Marvin is angry at first until it's decided that Marvin and Eastwood can both be Seberg's husband, social conventions be damned. Why should Mormons have all the fun? Paint Your Wagon dramatizes how the West was civilized, then hopelessly corrupted. No Name City becomes a sort of boomtown Sodom & Gomorrah where bears fight bulls for the depraved enjoyment of the town folk and whoring and gold-dust thievery represent promising growth industries.


While No Name City is devolving into a cesspool of depravity, Eastwood and Seberg discovers the joys of conventional morality when they play host to strangers hung up on the whole "one man, one woman" concept of matrimony. (Spoiler alert) Like Sodom & Gomorrah, No Name City ends up facing a profound reckoning when underground tunnels dug in part by Marvin and Eastwood cause the entire city to collapse in on itself while Marvin stumbles obliviously, drunkenly through the wreckage like a muttonchops-sporting Buster Keaton.


Paint Your Wagon arrived at a time when musicals were rapidly losing favor with increasingly divided audiences. While the youth explosion that would soon transform Hollywood generally dug unconventional anti-heroes like Marvin and Eastwood, they weren't exactly dying to see them in bloated musicals.

The Paint Your Wagon DVD thankfully includes an intermission, as if to say "Sorry this movie is so fucking long. Here's five minutes for a quick smoke break." Beyond its hopelessly bloated running time, the film suffers from forgettable songs and a deathly vacuum at the center of its love triangle. Seberg is betrothed to Marvin because he paid $800 for her. Eastwood and Seberg's bond, meanwhile, is cemented during the aforementioned "getting acquainted" montage. Neither provides a solid foundation for either a love affair or a $20 million, 164-minute-long epic.


The fuzzy passivity of Eastwood's character proves equally problematic. Marvin gets to deliver a big, brawling, funny, and cantankerous star turn, but Eastwood is stuck playing a wimpy role Ricky Nelson probably could have played just as well. Audiences watch Clint Eastwood movies to see him kick ass or take brain-damaged female boxers off life support, not play house with Seberg or defer to his more charismatic life-partner. Watching Eastwood croon ballads here is like stumbling onto an alternate universe where Eastwood never amounted to anything more than a second-rate teen idol, the kind of guy producers called on when Troy Donahue or Tab Hunter weren't available.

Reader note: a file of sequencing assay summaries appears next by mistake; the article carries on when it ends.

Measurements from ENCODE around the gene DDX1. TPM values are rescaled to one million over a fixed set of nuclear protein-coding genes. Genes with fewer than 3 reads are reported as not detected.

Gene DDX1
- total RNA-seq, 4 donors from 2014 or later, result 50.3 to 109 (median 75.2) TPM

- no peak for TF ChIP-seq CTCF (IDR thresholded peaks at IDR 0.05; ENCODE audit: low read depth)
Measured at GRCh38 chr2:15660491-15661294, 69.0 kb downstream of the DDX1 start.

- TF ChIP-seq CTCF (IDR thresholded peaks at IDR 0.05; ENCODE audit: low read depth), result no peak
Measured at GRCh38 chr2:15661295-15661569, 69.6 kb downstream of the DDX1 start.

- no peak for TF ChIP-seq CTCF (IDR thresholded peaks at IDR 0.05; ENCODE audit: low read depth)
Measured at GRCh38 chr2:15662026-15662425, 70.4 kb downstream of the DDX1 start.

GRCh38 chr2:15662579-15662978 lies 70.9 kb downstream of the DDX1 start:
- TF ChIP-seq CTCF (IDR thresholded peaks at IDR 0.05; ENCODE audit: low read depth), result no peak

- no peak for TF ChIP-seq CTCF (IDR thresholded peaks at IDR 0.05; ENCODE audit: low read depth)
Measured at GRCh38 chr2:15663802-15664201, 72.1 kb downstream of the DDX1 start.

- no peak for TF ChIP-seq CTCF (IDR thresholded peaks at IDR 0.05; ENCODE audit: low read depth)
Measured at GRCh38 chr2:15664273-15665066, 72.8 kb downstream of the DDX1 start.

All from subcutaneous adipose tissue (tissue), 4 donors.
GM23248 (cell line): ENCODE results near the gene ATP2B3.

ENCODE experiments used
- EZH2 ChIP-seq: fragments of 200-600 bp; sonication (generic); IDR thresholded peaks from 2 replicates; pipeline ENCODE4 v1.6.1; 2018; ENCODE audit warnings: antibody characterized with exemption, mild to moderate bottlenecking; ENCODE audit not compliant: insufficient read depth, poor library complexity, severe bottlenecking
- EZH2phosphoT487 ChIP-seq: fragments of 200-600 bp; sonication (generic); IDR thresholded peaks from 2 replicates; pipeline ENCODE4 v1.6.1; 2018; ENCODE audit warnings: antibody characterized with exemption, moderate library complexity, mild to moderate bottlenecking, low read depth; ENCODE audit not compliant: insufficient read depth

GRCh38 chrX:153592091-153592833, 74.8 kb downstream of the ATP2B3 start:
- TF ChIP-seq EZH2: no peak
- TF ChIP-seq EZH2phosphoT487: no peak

Where Eastwood's singing has a light, airy quality that recalls Chet Baker, Marvin opts for a less challenging speak-singing style indebted to Rex Harrison in My Fair Lady. Marvin's performance hits its apex during a wonderfully mumbled rendition of "Wand'rin Star" that attains a sort of sad majesty, a high lonesome quality the rest of the film could use a lot more of.


Like a lot of the films here, Paint Your Wagon divided audiences and critics. With its central three-way marriage, debauchery, polygamy, Paddy Chayevsky script, and unconventional stars, it was too damn weird and adult for family audiences and too corny, old-fashioned, and bloated for the druggies and stoners.

Nevertheless, I can imagine at least a few acid freaks stumbled out of the theater wondering if they'd merely hallucinated seeing a three-hour long movie where Clint Eastwood and Lee Marvin sang and danced and were married to the same woman yet seemed kind of into each other. I can also envision them freaking out hardcore when No Name City began falling apart under the weight of its sins. I imagine it'd be enough to put them off the brown acid permanently. Next up in good idea week here at My Year Of Flops: 1978's Sgt. Pepper's Lonely Hearts Club Band